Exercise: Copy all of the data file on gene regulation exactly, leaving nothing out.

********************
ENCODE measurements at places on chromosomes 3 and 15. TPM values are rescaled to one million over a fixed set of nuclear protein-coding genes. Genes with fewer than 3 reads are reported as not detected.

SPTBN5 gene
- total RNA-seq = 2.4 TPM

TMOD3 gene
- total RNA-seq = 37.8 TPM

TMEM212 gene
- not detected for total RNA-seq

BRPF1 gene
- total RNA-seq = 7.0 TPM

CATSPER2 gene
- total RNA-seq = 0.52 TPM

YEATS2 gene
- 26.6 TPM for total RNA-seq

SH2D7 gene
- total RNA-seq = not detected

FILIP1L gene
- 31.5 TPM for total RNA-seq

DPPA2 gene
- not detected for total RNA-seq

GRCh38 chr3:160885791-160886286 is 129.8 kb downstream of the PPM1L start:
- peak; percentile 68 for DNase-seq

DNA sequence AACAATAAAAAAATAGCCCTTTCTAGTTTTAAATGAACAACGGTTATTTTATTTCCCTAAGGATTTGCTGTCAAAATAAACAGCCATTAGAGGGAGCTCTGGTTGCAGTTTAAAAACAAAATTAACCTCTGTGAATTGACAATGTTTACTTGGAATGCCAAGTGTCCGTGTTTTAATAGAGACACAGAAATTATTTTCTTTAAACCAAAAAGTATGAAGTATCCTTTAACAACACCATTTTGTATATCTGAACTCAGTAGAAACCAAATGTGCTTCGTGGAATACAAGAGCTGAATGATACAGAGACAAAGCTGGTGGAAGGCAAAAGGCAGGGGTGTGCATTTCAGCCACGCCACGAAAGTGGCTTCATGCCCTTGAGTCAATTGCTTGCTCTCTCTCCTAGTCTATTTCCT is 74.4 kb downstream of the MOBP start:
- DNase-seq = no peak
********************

ENCODE measurements at places on chromosomes 3 and 15. TPM values are rescaled to one million over a fixed set of nuclear protein-coding genes. Genes with fewer than 3 reads are reported as not detected.

SPTBN5 gene
- total RNA-seq = 2.4 TPM

TMOD3 gene
- total RNA-seq = 37.8 TPM

TMEM212 gene
- not detected for total RNA-seq

BRPF1 gene
- total RNA-seq = 7.0 TPM

CATSPER2 gene
- total RNA-seq = 0.52 TPM

YEATS2 gene
- 26.6 TPM for total RNA-seq

SH2D7 gene
- total RNA-seq = not detected

FILIP1L gene
- 31.5 TPM for total RNA-seq

DPPA2 gene
- not detected for total RNA-seq

GRCh38 chr3:160885791-160886286 is 129.8 kb downstream of the PPM1L start:
- peak; percentile 68 for DNase-seq

DNA sequence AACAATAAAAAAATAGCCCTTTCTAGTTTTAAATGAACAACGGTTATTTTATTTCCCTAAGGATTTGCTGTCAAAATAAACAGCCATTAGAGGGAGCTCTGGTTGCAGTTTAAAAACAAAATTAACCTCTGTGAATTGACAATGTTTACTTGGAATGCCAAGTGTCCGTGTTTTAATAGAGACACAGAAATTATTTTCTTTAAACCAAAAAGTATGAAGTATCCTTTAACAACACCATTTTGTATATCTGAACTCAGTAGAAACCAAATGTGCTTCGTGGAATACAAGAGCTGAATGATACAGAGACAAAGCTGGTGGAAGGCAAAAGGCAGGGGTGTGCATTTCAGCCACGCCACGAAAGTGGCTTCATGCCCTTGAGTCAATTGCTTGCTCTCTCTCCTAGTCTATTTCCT is 74.4 kb downstream of the MOBP start:
- DNase-seq = no peak